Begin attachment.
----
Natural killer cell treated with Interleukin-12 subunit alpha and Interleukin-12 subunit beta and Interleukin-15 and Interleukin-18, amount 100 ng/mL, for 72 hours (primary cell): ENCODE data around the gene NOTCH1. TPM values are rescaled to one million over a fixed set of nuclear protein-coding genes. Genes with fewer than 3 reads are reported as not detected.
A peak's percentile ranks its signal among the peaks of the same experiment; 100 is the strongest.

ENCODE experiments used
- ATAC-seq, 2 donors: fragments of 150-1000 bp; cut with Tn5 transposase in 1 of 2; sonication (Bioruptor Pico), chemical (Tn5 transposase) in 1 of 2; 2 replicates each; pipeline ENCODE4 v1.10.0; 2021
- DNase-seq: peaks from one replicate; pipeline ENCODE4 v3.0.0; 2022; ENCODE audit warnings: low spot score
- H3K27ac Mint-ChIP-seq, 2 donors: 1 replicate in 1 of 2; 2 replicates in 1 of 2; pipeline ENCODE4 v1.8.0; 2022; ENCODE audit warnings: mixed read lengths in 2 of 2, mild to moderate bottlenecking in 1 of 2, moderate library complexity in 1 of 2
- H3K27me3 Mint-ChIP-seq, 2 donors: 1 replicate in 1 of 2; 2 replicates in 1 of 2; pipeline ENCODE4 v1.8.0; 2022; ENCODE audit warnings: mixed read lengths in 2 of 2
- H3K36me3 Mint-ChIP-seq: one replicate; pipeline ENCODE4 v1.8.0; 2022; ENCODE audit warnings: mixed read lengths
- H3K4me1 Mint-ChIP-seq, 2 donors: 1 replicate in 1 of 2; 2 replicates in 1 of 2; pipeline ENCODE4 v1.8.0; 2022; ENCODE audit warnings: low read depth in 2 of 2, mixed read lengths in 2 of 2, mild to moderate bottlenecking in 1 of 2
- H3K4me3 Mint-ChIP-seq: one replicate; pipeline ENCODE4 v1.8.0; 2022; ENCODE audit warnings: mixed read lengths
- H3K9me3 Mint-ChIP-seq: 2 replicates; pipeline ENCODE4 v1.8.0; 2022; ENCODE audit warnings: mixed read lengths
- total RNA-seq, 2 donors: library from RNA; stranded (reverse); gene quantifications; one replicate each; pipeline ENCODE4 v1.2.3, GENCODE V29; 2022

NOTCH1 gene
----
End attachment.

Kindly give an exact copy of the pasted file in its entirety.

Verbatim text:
Natural killer cell treated with Interleukin-12 subunit alpha and Interleukin-12 subunit beta and Interleukin-15 and Interleukin-18, amount 100 ng/mL, for 72 hours (primary cell): ENCODE data around the gene NOTCH1. TPM values are rescaled to one million over a fixed set of nuclear protein-coding genes. Genes with fewer than 3 reads are reported as not detected.
A peak's percentile ranks its signal among the peaks of the same experiment; 100 is the strongest.

ENCODE experiments used
- ATAC-seq, 2 donors: fragments of 150-1000 bp; cut with Tn5 transposase in 1 of 2; sonication (Bioruptor Pico), chemical (Tn5 transposase) in 1 of 2; 2 replicates each; pipeline ENCODE4 v1.10.0; 2021
- DNase-seq: peaks from one replicate; pipeline ENCODE4 v3.0.0; 2022; ENCODE audit warnings: low spot score
- H3K27ac Mint-ChIP-seq, 2 donors: 1 replicate in 1 of 2; 2 replicates in 1 of 2; pipeline ENCODE4 v1.8.0; 2022; ENCODE audit warnings: mixed read lengths in 2 of 2, mild to moderate bottlenecking in 1 of 2, moderate library complexity in 1 of 2
- H3K27me3 Mint-ChIP-seq, 2 donors: 1 replicate in 1 of 2; 2 replicates in 1 of 2; pipeline ENCODE4 v1.8.0; 2022; ENCODE audit warnings: mixed read lengths in 2 of 2
- H3K36me3 Mint-ChIP-seq: one replicate; pipeline ENCODE4 v1.8.0; 2022; ENCODE audit warnings: mixed read lengths
- H3K4me1 Mint-ChIP-seq, 2 donors: 1 replicate in 1 of 2; 2 replicates in 1 of 2; pipeline ENCODE4 v1.8.0; 2022; ENCODE audit warnings: low read depth in 2 of 2, mixed read lengths in 2 of 2, mild to moderate bottlenecking in 1 of 2
- H3K4me3 Mint-ChIP-seq: one replicate; pipeline ENCODE4 v1.8.0; 2022; ENCODE audit warnings: mixed read lengths
- H3K9me3 Mint-ChIP-seq: 2 replicates; pipeline ENCODE4 v1.8.0; 2022; ENCODE audit warnings: mixed read lengths
- total RNA-seq, 2 donors: library from RNA; stranded (reverse); gene quantifications; one replicate each; pipeline ENCODE4 v1.2.3, GENCODE V29; 2022

NOTCH1 gene